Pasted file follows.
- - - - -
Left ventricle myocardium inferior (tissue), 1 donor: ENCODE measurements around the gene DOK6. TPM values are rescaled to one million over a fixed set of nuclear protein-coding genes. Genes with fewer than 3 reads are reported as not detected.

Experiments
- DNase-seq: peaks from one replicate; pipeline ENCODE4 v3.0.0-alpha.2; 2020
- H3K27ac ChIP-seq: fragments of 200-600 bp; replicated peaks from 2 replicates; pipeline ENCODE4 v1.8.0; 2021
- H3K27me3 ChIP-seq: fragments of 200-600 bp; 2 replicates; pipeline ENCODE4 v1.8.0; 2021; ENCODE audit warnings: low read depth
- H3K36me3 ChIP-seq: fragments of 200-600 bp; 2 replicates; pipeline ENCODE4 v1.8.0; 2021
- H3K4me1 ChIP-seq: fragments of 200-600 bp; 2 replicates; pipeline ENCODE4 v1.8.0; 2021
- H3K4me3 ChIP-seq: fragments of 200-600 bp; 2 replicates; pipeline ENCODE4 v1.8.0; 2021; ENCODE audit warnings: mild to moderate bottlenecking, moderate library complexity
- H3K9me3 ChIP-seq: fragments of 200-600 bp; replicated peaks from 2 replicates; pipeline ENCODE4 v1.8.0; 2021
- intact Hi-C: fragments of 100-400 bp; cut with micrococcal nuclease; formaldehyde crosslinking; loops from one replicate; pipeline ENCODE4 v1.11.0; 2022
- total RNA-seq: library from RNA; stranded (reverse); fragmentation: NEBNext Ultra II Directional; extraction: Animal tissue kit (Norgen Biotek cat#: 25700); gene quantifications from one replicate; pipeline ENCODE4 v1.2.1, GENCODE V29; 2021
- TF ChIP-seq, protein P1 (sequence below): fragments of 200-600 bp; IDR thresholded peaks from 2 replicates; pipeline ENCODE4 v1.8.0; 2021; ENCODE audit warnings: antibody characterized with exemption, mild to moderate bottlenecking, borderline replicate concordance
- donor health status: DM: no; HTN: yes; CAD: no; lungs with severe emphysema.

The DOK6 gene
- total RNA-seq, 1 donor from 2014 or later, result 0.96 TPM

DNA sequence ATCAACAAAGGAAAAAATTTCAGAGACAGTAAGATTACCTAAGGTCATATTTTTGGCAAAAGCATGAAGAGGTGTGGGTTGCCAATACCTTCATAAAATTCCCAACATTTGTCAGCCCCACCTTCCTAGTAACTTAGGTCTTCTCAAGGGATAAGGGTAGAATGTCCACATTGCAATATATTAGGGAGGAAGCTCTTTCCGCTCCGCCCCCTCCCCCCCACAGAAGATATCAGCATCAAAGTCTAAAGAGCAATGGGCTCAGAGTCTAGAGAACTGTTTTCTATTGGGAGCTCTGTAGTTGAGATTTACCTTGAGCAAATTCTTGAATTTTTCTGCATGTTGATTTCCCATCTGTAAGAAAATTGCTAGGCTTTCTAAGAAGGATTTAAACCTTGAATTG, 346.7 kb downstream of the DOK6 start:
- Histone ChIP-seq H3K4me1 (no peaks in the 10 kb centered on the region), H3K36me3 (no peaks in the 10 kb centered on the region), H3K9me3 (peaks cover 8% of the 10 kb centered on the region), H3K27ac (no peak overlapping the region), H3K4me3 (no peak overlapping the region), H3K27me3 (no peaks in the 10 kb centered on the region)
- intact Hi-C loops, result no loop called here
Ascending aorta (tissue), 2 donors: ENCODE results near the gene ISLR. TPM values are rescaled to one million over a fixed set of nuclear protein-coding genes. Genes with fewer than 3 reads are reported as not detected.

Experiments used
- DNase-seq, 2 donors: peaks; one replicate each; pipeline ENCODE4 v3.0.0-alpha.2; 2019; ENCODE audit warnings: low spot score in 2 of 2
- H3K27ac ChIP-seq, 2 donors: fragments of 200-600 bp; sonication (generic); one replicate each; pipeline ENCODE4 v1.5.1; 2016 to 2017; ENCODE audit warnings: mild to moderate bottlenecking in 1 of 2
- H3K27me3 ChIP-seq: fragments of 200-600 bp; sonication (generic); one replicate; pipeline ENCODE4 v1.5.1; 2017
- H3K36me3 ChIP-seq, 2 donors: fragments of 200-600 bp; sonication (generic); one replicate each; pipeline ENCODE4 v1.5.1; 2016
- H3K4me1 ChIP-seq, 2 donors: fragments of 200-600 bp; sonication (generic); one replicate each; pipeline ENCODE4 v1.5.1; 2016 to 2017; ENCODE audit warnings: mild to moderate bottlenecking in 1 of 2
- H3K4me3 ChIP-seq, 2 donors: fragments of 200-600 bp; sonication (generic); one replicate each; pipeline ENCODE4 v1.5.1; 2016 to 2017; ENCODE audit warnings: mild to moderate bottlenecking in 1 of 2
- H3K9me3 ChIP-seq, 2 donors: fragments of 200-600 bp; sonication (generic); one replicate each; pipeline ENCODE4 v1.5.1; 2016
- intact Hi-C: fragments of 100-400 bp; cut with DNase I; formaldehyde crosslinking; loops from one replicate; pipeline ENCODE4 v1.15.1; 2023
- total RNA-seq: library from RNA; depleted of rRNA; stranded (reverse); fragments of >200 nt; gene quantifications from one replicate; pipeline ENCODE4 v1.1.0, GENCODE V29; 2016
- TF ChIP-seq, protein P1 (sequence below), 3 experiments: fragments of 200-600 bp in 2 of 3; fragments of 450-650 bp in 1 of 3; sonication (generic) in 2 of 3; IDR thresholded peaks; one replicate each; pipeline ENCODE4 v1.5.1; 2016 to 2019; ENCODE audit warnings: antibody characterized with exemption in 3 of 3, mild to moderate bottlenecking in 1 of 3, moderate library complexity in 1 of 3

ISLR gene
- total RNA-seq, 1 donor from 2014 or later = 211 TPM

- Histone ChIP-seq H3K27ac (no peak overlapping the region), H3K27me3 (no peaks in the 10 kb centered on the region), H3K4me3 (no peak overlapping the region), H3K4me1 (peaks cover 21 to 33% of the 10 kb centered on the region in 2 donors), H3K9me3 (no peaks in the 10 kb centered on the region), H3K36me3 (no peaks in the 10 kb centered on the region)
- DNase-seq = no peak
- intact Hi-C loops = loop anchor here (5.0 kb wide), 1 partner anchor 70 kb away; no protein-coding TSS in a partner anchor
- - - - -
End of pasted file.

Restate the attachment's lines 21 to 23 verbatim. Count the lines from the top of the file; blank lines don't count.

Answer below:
- DNase-seq, 2 donors: peaks; one replicate each; pipeline ENCODE4 v3.0.0-alpha.2; 2019; ENCODE audit warnings: low spot score in 2 of 2
- H3K27ac ChIP-seq, 2 donors: fragments of 200-600 bp; sonication (generic); one replicate each; pipeline ENCODE4 v1.5.1; 2016 to 2017; ENCODE audit warnings: mild to moderate bottlenecking in 1 of 2
- H3K27me3 ChIP-seq: fragments of 200-600 bp; sonication (generic); one replicate; pipeline ENCODE4 v1.5.1; 2017